2021 ASIW Day 1 – July 19
Art and Science in the Woods did not happen in 2020 due to the pandemic. This year marked my return to the Sun Foundation. This time, I was a visiting instructor. The format changed from major and minor classes to a limited number of day long classes supplemented by visiting instructors every day. I thoroughly enjoyed being able to share my knowledge and passion for insects and the biodiversity around us with students in many different classes throughout the week. Many thanks to the instructors who asked me to join their classes during the week.
The first day, I visited the Aboriginal Survival Arts Program (ASAP) class in the afternoon. During the first morning, instructors spent time with their classes and covered what would happen during the entire week. I spent roughly 2 hours with the class during the afternoon. Since this was a survival class, I began the afternoon with a discussion of insects as food and we sampled some cooked crickets and meal-worms (at least some students sampled them). We played my version of insect bingo and the first student to observe sufficient diversity won a prize (which was awarded at the end of the day).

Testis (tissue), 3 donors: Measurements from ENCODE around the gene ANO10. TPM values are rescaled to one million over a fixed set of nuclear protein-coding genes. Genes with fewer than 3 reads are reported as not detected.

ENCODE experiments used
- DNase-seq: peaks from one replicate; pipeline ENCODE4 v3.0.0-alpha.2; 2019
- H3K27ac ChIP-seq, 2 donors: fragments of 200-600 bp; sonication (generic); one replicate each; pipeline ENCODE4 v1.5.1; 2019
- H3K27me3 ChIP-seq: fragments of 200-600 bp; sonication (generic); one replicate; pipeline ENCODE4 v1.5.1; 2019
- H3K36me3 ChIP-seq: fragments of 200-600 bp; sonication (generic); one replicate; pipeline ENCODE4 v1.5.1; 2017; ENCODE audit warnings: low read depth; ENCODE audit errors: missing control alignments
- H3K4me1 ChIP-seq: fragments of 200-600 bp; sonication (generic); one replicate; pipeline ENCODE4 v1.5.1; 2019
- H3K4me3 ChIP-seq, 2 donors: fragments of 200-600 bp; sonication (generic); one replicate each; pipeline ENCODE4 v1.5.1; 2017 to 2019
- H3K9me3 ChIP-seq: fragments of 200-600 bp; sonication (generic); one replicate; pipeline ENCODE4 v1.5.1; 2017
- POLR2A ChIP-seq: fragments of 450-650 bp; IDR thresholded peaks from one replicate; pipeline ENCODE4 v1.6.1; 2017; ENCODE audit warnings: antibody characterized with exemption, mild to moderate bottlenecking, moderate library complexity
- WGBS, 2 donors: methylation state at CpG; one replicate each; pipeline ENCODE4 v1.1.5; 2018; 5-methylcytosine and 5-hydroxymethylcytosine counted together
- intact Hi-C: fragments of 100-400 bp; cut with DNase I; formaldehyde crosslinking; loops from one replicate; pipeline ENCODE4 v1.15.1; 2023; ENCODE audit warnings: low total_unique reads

Insect taxa encountered
I provide this list of insect taxa we encountered. They are arranged alphabetically by order and family within each order. These are the families of insects we observed during this class. Please note that each link to more information will open a new browser window/ tab.
Totals for this afternoon – 6 orders, 18 families of insects. We also observed spiders, chiggers, daddy long legs (Opiliones). and other arthropods during the afternoon.
Order Coleoptera (beetles)
Order Diptera (flies)
Order Hemiptera (true bugs)
- Family Anthocoridae
- Family Aphididae (woolly aphid in this case)
- Family Cicadidae
- Family Fulgoridae
- Family Miridae
- Family Reduviidae
Order Hymenoptera (ants, bees, wasps)
Order Lepidoptera (butterflies, moths, skippers)
- Family Noctuidae
Order Orthoptera (grasshoppers and crickets)
- Family Gryllidae (snowy tree cricket in this case)